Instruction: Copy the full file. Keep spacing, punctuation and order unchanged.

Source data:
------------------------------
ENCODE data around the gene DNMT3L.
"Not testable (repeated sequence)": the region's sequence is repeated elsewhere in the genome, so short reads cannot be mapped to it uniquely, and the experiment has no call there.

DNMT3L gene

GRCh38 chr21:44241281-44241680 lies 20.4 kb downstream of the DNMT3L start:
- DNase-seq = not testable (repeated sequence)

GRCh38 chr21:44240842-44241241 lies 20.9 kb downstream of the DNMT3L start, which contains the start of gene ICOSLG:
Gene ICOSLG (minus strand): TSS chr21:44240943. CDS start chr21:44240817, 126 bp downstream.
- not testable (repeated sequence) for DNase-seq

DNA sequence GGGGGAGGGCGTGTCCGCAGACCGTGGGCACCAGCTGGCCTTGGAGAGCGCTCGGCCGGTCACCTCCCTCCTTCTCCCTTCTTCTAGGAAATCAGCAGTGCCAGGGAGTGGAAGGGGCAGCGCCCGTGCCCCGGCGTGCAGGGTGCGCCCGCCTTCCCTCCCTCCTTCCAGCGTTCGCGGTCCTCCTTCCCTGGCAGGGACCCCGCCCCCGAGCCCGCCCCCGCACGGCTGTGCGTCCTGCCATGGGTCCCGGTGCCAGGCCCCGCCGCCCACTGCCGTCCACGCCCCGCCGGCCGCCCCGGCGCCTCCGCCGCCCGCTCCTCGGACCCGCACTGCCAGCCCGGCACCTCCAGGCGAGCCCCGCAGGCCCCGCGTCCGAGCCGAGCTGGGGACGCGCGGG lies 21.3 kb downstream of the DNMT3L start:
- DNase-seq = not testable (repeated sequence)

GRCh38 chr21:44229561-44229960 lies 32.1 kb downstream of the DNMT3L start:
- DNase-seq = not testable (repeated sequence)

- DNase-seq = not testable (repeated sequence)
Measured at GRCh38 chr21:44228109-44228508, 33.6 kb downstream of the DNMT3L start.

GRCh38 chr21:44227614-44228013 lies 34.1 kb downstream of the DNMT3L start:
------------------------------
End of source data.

ENCODE data around the gene DNMT3L.
"Not testable (repeated sequence)": the region's sequence is repeated elsewhere in the genome, so short reads cannot be mapped to it uniquely, and the experiment has no call there.

DNMT3L gene

GRCh38 chr21:44241281-44241680 lies 20.4 kb downstream of the DNMT3L start:
- DNase-seq = not testable (repeated sequence)

GRCh38 chr21:44240842-44241241 lies 20.9 kb downstream of the DNMT3L start, which contains the start of gene ICOSLG:
Gene ICOSLG (minus strand): TSS chr21:44240943. CDS start chr21:44240817, 126 bp downstream.
- not testable (repeated sequence) for DNase-seq

DNA sequence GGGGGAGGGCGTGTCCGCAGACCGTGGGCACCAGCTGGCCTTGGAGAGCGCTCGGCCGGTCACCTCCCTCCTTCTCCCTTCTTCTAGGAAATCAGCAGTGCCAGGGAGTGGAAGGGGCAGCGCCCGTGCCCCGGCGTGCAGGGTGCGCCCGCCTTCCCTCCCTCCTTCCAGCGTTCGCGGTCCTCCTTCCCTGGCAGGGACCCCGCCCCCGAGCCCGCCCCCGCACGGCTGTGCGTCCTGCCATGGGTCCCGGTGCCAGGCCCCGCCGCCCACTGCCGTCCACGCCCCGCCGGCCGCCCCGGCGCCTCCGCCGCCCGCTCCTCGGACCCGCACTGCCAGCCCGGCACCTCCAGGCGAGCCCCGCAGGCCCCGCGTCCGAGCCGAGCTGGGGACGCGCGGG lies 21.3 kb downstream of the DNMT3L start:
- DNase-seq = not testable (repeated sequence)

GRCh38 chr21:44229561-44229960 lies 32.1 kb downstream of the DNMT3L start:
- DNase-seq = not testable (repeated sequence)

- DNase-seq = not testable (repeated sequence)
Measured at GRCh38 chr21:44228109-44228508, 33.6 kb downstream of the DNMT3L start.

GRCh38 chr21:44227614-44228013 lies 34.1 kb downstream of the DNMT3L start: